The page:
Right click on the executable program and select Run as administrator.

    All of the SATA "preinstall" drivers do not contain an executable driver installation program. The term preinstall refers to driver files that are loaded manually during an early phase of a Windows installation, thus pre (OS) install drivers. Most of the preinstall drivers (Intel, Marvell) are RAID drivers, although they usually have AHCI drivers included. If you are not using RAID as the SATA mode for any of your board's SATA chipsets that support RAID, you don't need to use those drivers. If you are not using the Marvell or Gigabyte SATA interfaces for your OS drive (I would only recommend using the Intel SATA interface), you don't need to install any of the Marvell or Gigabyte preinstall drivers. The standard Windows AHCI driver will be loaded automatically for those SATA interfaces.

    The Windows installation media contains some built in preinstall type drivers, such as for Intel and AMD chipsets, and quite a few others. I would only trust Windows 7 and beyond to have decent (somewhat up to date) versions of these preinstall drivers. Again only for RAID mode, would I use the Intel preinstall SATA driver. I don't know how up to date Gigabyte has kept the drivers for your board, but the difference in versions between the original X58 board drivers and the latest ones is substantial. Actually, the latest IRST driver versions are not compatible with your board's Intel ICH10R SATA chipset.

    You can always install a newer version of a driver over an earlier version without first uninstalling the older version first. There are exceptions to this, such as video drivers for video cards, although removing the old driver is not always required. All of the basic drivers and utility programs you are using can be installed over whatever version is installed.

    The only installation program you should run first, before any others, is the Chipset drivers (Intel INF installation) program. That identifies the Intel hardware on a board for the other driver installation programs.

    Personally, I install all my drivers before I allow any Windows updates to be installed. Since drivers can affect the performance and functioning of hardware, why would I want less than optimal performance while installing the endless Windows updates?

    I also do not connect network cables to the PC during a Windows installation, to prevent it from installing things I don't want installed, including drivers. I also don't allow any automatic updates to be installed, I let them be listed and choose what I want to be installed. I have no need for Chinese or Japanese font updates, as people in those countries will have no need for daylight savings time updates for the USA. But this is just my way of doing things, which does not mean it is how everyone should do it, or that it is better than other methods.

  5. #5
    frankhad is offline Junior Member
    Join Date
    Feb 2015
    Location
    Houston, TX
    Posts
    6

    Default Re: Installing new chipset drivers on X58A-UD3R following clean Win7 install

    Thank you, Parsec. This is exactly the kind of information I was looking for. Having built this computer myself, my second build, in fact, I consider myself far from computer illiterate. But I'm also just as far from what one would call an expert. While I understand a lot of what I read posted on these forums, much of it is too technical and goes right over my head.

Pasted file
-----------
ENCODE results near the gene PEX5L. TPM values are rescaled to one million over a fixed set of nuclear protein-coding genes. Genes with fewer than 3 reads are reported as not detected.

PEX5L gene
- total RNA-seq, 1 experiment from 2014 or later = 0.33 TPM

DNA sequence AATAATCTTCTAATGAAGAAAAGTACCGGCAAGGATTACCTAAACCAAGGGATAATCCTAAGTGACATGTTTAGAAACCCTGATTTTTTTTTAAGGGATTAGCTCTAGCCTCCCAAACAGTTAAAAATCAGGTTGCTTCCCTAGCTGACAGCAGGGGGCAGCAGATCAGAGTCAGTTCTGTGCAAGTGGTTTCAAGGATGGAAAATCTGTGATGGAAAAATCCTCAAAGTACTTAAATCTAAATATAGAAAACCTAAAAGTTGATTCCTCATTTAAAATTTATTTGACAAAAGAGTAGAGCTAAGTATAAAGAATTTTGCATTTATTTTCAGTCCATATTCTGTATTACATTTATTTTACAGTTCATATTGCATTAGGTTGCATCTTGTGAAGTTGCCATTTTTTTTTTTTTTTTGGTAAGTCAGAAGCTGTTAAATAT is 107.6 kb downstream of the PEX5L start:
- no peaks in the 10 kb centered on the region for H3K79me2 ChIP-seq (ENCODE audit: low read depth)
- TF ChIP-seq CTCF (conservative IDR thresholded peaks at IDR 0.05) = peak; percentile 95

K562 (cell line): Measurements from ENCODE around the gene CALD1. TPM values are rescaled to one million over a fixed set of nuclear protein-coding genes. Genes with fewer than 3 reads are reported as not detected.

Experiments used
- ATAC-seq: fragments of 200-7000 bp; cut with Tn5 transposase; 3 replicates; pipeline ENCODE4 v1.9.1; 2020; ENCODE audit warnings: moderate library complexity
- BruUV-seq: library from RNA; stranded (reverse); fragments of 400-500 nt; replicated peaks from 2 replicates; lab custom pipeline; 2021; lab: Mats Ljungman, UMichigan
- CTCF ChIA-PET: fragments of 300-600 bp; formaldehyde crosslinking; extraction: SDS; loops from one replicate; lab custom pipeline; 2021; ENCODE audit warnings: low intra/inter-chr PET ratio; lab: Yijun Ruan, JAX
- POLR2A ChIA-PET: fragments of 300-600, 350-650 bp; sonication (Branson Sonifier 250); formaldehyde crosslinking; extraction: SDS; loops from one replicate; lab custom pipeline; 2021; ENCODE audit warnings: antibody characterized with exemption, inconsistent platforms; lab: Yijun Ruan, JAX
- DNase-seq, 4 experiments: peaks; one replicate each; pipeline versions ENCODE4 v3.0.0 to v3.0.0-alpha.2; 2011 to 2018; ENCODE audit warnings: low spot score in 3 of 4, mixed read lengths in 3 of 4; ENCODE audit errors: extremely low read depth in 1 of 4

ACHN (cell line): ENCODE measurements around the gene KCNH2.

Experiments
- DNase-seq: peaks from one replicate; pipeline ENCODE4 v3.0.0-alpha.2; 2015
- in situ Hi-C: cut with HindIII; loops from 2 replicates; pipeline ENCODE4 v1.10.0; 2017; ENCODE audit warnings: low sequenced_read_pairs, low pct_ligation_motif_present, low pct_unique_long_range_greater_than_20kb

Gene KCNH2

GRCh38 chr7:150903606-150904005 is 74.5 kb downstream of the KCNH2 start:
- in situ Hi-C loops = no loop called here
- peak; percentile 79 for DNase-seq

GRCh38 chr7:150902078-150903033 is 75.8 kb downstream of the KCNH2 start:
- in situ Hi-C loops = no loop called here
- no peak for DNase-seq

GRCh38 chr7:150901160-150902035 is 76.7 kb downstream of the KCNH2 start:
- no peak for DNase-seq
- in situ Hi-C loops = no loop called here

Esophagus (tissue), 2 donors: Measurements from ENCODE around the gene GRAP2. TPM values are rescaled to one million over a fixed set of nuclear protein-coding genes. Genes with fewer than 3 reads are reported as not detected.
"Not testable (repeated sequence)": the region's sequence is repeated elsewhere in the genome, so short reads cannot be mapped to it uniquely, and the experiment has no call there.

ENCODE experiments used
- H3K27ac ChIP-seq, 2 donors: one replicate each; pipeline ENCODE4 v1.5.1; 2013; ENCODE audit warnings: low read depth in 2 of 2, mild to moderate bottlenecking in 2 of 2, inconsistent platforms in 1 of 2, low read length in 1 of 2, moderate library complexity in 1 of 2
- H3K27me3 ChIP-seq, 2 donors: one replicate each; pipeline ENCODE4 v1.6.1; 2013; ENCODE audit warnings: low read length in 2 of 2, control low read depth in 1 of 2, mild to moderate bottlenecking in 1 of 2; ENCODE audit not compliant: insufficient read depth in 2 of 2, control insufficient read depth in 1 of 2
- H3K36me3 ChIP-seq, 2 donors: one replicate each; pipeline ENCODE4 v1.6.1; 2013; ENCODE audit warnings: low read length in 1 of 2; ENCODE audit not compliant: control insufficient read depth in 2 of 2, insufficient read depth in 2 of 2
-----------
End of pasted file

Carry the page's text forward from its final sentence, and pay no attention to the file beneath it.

In addition to the Samsung SSD 250 EVO I'll be installing (which will be devoted exclusively to Windows 7) the 500 GB hard drive that currently holds and runs the OS, and is also partitioned as a second (D:/) Data drive, will be wiped clean and used as to hold all my data, including "My Documents," "My Pictures," etc. I'll also have two additional drives, each 1TB, to hold (E:/) video and media and (F:/) Back-up files.

    There is currently an additional 300 GB hard drive in my computer that serves as sort of a utility drive. Because I'm still not confident how well or how long an SSD will run over time, I plan to install a duplicate but operational copy of Windows 7 on this drive and leave it disconnected in one of the drive bays. This drive will lay dormant in my computer coming to life only in the event the SSD ceases to function one day. Yesterday, I decided that before I install the SSD and load Windows 7 on it, I'd actually wipe this 300 GB mechanical drive clean and install Win7 on it first. That way I'll be able to see some of the problems I might encounter with MB driver upgrades and those darn Windows Updates.

    I had wondered whether or not a USB port would be functional after I installed Win7 before the MB drivers were installed. But since I'd never seen anyone comment about it on these forums, I assumed the USB ports would be functioning, though I could never quite understand why. Your remarks clarified this for me and as a result, I'm transferring all needed files to one of the 1 TB hard drives which I'll plug in after Win7 has been installed. I'll install drivers from there.

    I've checked all of the Gigabyte MB files and they are not zip files but are in fact executables. I still plan to insert the original CD, let it scan my system and load the appropriate drivers. Once that's done, I'll update them by clicking on the executables I've saved to the 1 TB hard drive, right-clicking on them in order to Run as Administrator.

    I have some additional questions which I'll post below, since this response is already too long.

    Thank you, again.
    CPU: Intel Core i7 930 @ 2.80GHz
    MB: Gigabyte X58A-UD3R (Socket 1366) REV 2.0
    Memory: 6.00GB Triple-Channel DDR3 @ 539MHz (8-8-8-20)
    GPU: ATI Radeon HD 5670
    Monitor: ASUS VH236H (1920x1080@60Hz)
    Sys HD: 465GB SAMSUNG HD502HJ ATA Device (SATA)
    HDD: 298GB Hitachi HDP725032GLA360 ATA Device (SATA)
    HDD: X58A-UD3RHDD: 931GB Western Digital WDC WD10EZEX-00KUWA0 ATA Device (SATA)